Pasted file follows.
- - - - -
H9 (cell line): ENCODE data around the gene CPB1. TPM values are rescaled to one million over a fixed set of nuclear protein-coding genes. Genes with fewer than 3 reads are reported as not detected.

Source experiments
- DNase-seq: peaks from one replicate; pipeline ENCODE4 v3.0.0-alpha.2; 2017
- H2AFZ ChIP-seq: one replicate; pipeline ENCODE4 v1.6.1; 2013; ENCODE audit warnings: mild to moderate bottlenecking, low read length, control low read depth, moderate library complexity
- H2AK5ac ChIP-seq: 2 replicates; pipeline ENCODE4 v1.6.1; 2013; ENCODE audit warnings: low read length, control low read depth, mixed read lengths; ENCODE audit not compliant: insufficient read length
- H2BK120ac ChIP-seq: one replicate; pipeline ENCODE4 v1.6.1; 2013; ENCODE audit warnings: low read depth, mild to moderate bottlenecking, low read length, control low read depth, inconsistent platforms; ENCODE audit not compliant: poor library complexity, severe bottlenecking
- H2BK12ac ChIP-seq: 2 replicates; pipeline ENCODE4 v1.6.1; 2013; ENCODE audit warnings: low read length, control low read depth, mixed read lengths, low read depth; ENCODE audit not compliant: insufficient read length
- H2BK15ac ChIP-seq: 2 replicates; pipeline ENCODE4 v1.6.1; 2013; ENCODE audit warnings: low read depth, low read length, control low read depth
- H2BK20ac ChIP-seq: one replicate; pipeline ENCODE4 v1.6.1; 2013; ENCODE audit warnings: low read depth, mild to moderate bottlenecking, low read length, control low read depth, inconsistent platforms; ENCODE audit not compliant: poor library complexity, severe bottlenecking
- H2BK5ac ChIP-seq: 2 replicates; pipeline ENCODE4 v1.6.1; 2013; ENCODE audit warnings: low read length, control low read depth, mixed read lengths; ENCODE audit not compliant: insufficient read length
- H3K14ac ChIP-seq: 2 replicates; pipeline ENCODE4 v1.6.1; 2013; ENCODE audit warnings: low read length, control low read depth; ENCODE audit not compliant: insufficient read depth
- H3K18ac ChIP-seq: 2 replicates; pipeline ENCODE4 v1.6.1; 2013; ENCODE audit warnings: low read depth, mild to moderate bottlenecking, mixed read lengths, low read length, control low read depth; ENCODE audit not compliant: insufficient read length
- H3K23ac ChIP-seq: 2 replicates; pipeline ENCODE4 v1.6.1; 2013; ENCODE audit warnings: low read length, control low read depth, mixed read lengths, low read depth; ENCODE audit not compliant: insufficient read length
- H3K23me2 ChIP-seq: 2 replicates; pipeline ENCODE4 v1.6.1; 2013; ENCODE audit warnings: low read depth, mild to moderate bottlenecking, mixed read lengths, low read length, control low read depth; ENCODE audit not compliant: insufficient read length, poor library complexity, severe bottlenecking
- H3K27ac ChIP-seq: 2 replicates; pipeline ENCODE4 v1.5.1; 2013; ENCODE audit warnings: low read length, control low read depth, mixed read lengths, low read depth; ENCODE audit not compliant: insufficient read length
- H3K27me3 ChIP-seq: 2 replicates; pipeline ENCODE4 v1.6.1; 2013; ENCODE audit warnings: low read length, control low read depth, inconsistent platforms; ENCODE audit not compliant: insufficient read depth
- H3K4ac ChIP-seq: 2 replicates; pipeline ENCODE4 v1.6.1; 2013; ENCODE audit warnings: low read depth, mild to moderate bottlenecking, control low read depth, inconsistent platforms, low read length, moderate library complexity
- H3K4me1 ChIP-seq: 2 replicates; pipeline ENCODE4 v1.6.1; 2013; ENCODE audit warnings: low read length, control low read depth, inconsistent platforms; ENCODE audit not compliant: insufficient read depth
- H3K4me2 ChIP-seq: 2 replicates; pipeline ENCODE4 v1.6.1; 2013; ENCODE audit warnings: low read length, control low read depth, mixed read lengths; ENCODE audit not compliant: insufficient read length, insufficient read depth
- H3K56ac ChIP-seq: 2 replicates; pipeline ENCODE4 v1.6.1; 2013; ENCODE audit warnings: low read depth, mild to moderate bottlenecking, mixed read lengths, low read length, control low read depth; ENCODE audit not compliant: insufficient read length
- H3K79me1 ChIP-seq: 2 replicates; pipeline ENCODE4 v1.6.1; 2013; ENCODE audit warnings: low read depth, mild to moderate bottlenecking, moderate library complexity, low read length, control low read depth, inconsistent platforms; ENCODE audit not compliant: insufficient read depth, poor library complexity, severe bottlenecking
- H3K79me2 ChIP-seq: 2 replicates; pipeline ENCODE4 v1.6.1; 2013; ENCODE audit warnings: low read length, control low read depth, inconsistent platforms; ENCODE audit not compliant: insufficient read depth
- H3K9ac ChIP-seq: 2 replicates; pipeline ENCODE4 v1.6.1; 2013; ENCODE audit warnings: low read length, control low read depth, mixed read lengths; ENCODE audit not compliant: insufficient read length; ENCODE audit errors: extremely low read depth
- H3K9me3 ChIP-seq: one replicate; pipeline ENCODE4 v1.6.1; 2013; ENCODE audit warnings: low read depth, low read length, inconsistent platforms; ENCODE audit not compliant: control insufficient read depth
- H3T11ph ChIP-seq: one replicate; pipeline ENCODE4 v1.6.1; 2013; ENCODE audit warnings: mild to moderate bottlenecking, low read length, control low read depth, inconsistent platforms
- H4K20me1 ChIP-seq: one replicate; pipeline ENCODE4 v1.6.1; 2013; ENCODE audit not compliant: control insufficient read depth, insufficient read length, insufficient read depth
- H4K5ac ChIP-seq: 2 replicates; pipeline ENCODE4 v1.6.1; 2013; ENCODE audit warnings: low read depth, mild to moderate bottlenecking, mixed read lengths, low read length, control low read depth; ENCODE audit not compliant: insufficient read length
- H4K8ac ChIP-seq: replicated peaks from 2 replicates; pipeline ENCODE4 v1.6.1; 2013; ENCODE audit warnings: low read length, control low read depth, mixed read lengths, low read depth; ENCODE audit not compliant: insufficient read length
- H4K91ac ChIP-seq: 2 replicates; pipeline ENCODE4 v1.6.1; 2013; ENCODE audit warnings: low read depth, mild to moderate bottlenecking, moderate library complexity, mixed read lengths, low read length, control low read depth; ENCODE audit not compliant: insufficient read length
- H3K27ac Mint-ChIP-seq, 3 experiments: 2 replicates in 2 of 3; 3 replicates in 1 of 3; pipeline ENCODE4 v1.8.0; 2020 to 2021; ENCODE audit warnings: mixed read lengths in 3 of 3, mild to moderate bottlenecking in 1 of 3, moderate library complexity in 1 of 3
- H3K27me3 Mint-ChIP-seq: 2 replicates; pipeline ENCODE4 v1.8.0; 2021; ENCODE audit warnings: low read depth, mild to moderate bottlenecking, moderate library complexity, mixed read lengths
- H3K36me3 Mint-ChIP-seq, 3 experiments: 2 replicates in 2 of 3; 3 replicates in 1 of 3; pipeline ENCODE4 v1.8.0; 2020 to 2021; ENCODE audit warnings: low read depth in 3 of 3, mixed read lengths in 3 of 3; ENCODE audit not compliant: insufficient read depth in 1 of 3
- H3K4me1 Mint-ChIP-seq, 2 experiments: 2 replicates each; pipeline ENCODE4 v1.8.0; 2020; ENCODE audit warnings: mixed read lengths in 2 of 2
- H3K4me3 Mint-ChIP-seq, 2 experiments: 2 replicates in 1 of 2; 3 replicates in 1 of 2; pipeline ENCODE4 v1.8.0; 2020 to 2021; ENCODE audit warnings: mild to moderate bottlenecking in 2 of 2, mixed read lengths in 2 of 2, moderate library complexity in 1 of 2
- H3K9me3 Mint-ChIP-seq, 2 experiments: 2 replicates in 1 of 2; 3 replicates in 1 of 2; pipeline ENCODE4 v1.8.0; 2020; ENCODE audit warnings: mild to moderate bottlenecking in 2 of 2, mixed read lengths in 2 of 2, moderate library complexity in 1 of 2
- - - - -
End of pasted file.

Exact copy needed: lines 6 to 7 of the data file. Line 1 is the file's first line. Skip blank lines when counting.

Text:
- H2BK120ac ChIP-seq: one replicate; pipeline ENCODE4 v1.6.1; 2013; ENCODE audit warnings: low read depth, mild to moderate bottlenecking, low read length, control low read depth, inconsistent platforms; ENCODE audit not compliant: poor library complexity, severe bottlenecking
- H2BK12ac ChIP-seq: 2 replicates; pipeline ENCODE4 v1.6.1; 2013; ENCODE audit warnings: low read length, control low read depth, mixed read lengths, low read depth; ENCODE audit not compliant: insufficient read length